Two masses, a handful of motets, and two chansons are all that remains of the oeuvre of a composer regarded by the theorist Johannes Tictoris as one of the most important of his generation. The Clerks' Group's expertise in the 15th-century repertoire has received many accolades. Here, the group once again displays its exceptional competence in the service of the outstanding works by one of the period's most original composers.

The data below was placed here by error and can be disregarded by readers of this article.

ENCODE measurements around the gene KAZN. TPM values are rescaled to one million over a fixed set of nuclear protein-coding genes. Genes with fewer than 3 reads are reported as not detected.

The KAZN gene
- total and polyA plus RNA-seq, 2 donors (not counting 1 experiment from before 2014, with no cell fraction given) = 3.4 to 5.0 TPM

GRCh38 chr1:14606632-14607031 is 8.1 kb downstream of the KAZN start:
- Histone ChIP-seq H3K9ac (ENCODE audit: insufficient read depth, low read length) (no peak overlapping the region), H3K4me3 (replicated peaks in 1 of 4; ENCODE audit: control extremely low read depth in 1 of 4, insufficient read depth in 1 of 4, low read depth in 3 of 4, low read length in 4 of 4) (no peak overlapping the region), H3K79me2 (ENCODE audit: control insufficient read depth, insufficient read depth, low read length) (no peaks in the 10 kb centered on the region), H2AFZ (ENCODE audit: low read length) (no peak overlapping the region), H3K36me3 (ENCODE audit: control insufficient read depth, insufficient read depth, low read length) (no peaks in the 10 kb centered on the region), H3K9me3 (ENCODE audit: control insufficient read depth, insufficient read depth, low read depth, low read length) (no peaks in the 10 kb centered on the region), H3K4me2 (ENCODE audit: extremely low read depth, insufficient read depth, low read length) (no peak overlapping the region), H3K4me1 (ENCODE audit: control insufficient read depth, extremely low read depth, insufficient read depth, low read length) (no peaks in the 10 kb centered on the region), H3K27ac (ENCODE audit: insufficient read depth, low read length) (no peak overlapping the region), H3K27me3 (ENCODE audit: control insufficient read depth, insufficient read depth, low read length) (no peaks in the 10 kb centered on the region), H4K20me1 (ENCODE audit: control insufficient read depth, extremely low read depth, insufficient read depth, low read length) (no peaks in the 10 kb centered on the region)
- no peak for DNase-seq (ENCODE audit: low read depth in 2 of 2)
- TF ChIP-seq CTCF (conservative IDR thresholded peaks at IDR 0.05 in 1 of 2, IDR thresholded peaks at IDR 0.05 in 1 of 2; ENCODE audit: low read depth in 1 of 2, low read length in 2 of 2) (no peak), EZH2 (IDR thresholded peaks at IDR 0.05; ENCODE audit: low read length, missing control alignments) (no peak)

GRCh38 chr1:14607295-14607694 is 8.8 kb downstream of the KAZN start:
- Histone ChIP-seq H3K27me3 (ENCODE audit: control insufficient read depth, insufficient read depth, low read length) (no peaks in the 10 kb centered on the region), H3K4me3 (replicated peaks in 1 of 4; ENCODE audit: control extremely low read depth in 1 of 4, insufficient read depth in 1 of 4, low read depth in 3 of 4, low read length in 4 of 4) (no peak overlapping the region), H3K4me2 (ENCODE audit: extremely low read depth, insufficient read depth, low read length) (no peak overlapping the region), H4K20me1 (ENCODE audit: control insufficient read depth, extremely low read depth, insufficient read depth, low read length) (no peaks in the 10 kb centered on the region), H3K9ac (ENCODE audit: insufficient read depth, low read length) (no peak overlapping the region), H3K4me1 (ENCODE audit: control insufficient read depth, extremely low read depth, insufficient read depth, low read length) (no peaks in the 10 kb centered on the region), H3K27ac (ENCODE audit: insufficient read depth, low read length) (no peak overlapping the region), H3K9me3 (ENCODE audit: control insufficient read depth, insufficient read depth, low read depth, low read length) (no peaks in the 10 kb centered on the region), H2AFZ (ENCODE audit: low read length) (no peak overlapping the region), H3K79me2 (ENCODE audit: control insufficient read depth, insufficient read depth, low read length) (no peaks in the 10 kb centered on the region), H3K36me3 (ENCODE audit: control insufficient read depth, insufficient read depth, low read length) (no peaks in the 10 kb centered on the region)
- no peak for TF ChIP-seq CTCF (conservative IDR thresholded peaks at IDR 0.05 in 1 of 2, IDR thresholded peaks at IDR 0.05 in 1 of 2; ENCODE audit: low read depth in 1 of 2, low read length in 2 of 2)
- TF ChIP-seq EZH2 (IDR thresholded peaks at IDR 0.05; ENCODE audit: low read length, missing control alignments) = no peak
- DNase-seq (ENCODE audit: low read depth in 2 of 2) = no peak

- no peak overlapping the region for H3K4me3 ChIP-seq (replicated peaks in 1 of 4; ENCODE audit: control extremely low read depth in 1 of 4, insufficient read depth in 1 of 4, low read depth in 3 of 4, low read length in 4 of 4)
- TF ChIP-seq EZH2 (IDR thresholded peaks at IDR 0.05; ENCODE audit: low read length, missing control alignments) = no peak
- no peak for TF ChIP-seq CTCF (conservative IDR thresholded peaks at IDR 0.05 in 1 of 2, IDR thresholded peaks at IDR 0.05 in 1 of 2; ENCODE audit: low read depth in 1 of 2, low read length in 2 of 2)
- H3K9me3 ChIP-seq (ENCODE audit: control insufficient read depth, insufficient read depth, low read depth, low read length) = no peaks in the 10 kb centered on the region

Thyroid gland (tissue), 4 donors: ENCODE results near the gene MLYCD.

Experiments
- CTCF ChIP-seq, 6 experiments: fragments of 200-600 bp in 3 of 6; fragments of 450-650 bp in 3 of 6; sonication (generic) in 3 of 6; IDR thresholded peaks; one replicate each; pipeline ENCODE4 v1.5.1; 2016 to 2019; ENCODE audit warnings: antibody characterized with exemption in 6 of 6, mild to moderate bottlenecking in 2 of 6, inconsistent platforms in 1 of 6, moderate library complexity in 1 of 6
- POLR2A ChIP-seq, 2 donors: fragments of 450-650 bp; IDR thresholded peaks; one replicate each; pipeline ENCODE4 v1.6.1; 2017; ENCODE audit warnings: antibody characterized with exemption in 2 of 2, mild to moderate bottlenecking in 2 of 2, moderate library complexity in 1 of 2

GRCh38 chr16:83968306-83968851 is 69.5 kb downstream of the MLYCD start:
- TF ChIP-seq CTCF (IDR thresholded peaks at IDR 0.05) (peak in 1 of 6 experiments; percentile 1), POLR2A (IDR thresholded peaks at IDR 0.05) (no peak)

The tender musical heart of this enchanted take on The Man Who Fell to Earth belongs to composer Edward Shearmur, who turns in a largely synthesized score where spare, delicate piano melodies often recall Thomas Newman's deft sense of space and dynamics. While the general musical ethos seems a throwback to the mid-'80s heyday of pioneering electronic scores by Vangelis and Tangerine Dream, contemporary technical advances have allowed Shearmur to impart an ethereal and distinctly organic aural patina to these cues. Though informed by his atmospheric session work with Pink Floyd (The Division Bell), Shearmur's K-PAX score stands apart: quiet, mystically introspective music that seems as uncomplicated–and yet innately profound–as an autumn breeze.